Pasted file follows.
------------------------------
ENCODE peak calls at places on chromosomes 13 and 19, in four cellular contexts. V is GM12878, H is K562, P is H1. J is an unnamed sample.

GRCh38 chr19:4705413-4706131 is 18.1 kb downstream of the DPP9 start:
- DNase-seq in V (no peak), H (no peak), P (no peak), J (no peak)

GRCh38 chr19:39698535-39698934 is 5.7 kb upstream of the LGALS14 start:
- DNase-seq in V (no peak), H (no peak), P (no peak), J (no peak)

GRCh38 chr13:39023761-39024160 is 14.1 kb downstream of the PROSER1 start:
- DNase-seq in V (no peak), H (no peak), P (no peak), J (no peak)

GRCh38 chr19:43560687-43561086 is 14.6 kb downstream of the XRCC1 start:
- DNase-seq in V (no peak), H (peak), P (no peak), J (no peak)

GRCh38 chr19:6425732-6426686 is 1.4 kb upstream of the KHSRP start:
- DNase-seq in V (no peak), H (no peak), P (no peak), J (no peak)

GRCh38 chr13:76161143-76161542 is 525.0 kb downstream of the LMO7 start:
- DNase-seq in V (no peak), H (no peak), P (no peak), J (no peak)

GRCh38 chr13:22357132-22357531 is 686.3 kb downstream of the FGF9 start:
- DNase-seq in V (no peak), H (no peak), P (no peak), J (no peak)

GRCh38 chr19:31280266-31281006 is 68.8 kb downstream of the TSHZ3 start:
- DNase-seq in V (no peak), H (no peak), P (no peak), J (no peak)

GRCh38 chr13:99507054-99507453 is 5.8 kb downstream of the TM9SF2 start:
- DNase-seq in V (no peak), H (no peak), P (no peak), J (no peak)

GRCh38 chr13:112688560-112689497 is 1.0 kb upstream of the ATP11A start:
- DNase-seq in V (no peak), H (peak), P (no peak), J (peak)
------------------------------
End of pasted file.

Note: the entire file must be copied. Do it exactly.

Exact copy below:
ENCODE peak calls at places on chromosomes 13 and 19, in four cellular contexts. V is GM12878, H is K562, P is H1. J is an unnamed sample.

GRCh38 chr19:4705413-4706131 is 18.1 kb downstream of the DPP9 start:
- DNase-seq in V (no peak), H (no peak), P (no peak), J (no peak)

GRCh38 chr19:39698535-39698934 is 5.7 kb upstream of the LGALS14 start:
- DNase-seq in V (no peak), H (no peak), P (no peak), J (no peak)

GRCh38 chr13:39023761-39024160 is 14.1 kb downstream of the PROSER1 start:
- DNase-seq in V (no peak), H (no peak), P (no peak), J (no peak)

GRCh38 chr19:43560687-43561086 is 14.6 kb downstream of the XRCC1 start:
- DNase-seq in V (no peak), H (peak), P (no peak), J (no peak)

GRCh38 chr19:6425732-6426686 is 1.4 kb upstream of the KHSRP start:
- DNase-seq in V (no peak), H (no peak), P (no peak), J (no peak)

GRCh38 chr13:76161143-76161542 is 525.0 kb downstream of the LMO7 start:
- DNase-seq in V (no peak), H (no peak), P (no peak), J (no peak)

GRCh38 chr13:22357132-22357531 is 686.3 kb downstream of the FGF9 start:
- DNase-seq in V (no peak), H (no peak), P (no peak), J (no peak)

GRCh38 chr19:31280266-31281006 is 68.8 kb downstream of the TSHZ3 start:
- DNase-seq in V (no peak), H (no peak), P (no peak), J (no peak)

GRCh38 chr13:99507054-99507453 is 5.8 kb downstream of the TM9SF2 start:
- DNase-seq in V (no peak), H (no peak), P (no peak), J (no peak)

GRCh38 chr13:112688560-112689497 is 1.0 kb upstream of the ATP11A start:
- DNase-seq in V (no peak), H (peak), P (no peak), J (peak)